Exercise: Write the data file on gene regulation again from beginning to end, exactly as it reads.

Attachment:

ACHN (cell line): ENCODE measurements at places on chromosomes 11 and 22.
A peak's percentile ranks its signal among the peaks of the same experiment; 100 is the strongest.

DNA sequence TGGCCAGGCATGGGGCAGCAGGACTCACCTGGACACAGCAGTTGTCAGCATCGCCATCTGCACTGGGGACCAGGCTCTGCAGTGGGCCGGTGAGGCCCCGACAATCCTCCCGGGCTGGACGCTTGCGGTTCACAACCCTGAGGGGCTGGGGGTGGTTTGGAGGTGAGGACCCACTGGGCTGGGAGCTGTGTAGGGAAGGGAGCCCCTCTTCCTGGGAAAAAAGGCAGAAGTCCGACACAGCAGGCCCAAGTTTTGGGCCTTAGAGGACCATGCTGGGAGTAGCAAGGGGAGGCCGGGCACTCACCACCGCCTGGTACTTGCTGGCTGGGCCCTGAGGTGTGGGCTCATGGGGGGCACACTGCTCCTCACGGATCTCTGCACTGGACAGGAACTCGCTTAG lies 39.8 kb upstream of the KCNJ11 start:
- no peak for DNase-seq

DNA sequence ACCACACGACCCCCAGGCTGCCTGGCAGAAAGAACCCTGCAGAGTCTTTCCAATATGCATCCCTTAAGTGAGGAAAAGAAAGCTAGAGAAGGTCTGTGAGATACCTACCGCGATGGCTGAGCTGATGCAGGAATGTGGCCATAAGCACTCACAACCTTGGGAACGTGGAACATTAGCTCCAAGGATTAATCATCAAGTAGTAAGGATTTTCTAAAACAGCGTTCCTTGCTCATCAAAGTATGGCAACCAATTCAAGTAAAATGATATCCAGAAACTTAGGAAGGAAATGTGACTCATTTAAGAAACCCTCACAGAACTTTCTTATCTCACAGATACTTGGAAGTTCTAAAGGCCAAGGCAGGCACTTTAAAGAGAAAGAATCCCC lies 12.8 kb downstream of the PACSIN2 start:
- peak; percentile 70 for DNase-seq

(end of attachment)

ACHN (cell line): ENCODE measurements at places on chromosomes 11 and 22.
A peak's percentile ranks its signal among the peaks of the same experiment; 100 is the strongest.

DNA sequence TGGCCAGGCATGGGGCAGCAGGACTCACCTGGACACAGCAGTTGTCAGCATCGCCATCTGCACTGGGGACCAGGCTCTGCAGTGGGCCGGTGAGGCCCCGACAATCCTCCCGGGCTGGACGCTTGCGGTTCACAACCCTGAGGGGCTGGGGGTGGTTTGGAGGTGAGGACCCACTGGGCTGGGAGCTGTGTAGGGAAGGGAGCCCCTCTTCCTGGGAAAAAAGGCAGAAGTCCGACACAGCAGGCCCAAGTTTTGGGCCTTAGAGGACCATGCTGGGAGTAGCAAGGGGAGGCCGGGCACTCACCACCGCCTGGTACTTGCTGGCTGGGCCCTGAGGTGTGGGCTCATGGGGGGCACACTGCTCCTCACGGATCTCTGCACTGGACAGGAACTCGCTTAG lies 39.8 kb upstream of the KCNJ11 start:
- no peak for DNase-seq

DNA sequence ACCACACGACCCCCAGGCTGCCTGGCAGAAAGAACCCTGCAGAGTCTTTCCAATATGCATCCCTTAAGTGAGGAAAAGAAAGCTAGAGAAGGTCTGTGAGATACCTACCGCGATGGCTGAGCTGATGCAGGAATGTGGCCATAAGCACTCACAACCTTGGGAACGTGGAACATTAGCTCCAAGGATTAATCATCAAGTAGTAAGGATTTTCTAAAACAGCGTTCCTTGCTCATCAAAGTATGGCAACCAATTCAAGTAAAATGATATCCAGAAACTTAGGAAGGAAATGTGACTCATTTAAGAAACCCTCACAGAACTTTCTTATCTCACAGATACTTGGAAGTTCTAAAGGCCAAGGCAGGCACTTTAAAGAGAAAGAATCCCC lies 12.8 kb downstream of the PACSIN2 start:
- peak; percentile 70 for DNase-seq